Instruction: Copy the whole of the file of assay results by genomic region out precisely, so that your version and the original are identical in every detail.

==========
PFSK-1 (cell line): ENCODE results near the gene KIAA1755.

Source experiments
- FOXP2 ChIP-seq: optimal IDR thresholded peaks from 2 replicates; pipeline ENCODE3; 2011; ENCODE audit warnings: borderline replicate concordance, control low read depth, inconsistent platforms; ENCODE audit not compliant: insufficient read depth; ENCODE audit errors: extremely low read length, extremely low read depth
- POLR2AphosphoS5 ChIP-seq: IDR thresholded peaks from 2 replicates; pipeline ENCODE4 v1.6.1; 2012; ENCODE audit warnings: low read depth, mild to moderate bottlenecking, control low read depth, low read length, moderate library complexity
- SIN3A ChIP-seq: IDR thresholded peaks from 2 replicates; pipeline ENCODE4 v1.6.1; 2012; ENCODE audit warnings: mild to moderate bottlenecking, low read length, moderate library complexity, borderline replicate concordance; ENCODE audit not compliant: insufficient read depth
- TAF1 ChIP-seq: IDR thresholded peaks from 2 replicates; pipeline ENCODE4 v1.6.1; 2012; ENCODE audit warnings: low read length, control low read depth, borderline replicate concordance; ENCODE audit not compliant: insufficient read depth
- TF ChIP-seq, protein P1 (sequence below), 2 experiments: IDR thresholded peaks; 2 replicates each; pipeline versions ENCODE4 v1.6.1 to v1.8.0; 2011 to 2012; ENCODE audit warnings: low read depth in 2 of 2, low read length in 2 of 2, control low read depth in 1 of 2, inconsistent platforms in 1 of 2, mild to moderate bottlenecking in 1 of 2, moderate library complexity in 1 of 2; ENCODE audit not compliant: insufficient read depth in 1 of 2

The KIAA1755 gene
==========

PFSK-1 (cell line): ENCODE results near the gene KIAA1755.

Source experiments
- FOXP2 ChIP-seq: optimal IDR thresholded peaks from 2 replicates; pipeline ENCODE3; 2011; ENCODE audit warnings: borderline replicate concordance, control low read depth, inconsistent platforms; ENCODE audit not compliant: insufficient read depth; ENCODE audit errors: extremely low read length, extremely low read depth
- POLR2AphosphoS5 ChIP-seq: IDR thresholded peaks from 2 replicates; pipeline ENCODE4 v1.6.1; 2012; ENCODE audit warnings: low read depth, mild to moderate bottlenecking, control low read depth, low read length, moderate library complexity
- SIN3A ChIP-seq: IDR thresholded peaks from 2 replicates; pipeline ENCODE4 v1.6.1; 2012; ENCODE audit warnings: mild to moderate bottlenecking, low read length, moderate library complexity, borderline replicate concordance; ENCODE audit not compliant: insufficient read depth
- TAF1 ChIP-seq: IDR thresholded peaks from 2 replicates; pipeline ENCODE4 v1.6.1; 2012; ENCODE audit warnings: low read length, control low read depth, borderline replicate concordance; ENCODE audit not compliant: insufficient read depth
- TF ChIP-seq, protein P1 (sequence below), 2 experiments: IDR thresholded peaks; 2 replicates each; pipeline versions ENCODE4 v1.6.1 to v1.8.0; 2011 to 2012; ENCODE audit warnings: low read depth in 2 of 2, low read length in 2 of 2, control low read depth in 1 of 2, inconsistent platforms in 1 of 2, mild to moderate bottlenecking in 1 of 2, moderate library complexity in 1 of 2; ENCODE audit not compliant: insufficient read depth in 1 of 2

The KIAA1755 gene